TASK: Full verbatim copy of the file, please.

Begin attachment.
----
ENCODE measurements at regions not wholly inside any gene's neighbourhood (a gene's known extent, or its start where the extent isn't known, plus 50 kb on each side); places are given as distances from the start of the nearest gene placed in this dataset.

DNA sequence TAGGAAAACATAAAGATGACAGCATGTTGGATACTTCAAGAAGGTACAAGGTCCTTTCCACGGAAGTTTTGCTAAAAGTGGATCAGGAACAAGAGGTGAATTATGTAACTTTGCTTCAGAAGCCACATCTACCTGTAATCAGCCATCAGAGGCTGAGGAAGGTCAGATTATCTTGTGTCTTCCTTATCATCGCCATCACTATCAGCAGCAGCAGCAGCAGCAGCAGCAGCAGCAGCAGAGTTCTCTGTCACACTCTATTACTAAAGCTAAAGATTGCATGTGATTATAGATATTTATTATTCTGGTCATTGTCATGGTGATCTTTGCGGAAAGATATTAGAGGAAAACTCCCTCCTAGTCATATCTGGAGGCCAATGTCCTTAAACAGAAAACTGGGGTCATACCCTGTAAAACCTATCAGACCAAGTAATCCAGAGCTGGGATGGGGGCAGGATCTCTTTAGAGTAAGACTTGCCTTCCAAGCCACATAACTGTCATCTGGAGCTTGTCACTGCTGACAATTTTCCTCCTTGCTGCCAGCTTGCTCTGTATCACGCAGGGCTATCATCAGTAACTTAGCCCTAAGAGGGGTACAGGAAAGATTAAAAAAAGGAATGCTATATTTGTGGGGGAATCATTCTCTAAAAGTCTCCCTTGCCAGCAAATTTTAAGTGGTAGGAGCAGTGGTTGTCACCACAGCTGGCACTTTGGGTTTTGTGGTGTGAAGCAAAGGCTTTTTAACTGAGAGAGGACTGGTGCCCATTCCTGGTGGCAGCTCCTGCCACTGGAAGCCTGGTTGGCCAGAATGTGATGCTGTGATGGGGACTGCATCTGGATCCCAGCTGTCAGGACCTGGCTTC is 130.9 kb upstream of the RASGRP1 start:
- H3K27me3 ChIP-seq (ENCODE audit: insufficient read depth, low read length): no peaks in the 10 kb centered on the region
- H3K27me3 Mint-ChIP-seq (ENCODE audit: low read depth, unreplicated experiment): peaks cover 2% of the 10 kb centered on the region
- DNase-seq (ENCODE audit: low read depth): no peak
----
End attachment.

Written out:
ENCODE measurements at regions not wholly inside any gene's neighbourhood (a gene's known extent, or its start where the extent isn't known, plus 50 kb on each side); places are given as distances from the start of the nearest gene placed in this dataset.

DNA sequence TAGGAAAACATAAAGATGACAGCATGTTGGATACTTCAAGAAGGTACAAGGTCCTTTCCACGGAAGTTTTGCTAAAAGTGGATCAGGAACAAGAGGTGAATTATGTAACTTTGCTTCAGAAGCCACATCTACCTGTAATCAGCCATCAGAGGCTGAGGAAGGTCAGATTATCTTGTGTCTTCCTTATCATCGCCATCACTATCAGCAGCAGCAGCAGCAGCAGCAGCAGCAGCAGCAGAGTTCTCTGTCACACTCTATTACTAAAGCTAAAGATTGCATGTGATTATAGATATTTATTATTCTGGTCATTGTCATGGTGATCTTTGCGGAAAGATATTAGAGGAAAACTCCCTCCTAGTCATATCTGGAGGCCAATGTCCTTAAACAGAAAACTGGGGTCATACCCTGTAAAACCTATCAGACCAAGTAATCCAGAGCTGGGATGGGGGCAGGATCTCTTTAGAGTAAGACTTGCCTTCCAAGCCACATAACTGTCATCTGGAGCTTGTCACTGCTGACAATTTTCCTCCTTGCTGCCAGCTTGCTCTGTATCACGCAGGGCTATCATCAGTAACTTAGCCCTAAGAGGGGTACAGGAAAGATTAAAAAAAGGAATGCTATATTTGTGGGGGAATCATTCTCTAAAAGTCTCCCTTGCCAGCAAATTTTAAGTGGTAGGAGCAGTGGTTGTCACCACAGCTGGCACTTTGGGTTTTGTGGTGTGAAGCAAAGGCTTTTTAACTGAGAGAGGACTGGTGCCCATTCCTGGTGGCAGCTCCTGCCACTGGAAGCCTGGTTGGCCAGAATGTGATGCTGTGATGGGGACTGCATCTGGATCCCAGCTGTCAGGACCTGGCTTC is 130.9 kb upstream of the RASGRP1 start:
- H3K27me3 ChIP-seq (ENCODE audit: insufficient read depth, low read length): no peaks in the 10 kb centered on the region
- H3K27me3 Mint-ChIP-seq (ENCODE audit: low read depth, unreplicated experiment): peaks cover 2% of the 10 kb centered on the region
- DNase-seq (ENCODE audit: low read depth): no peak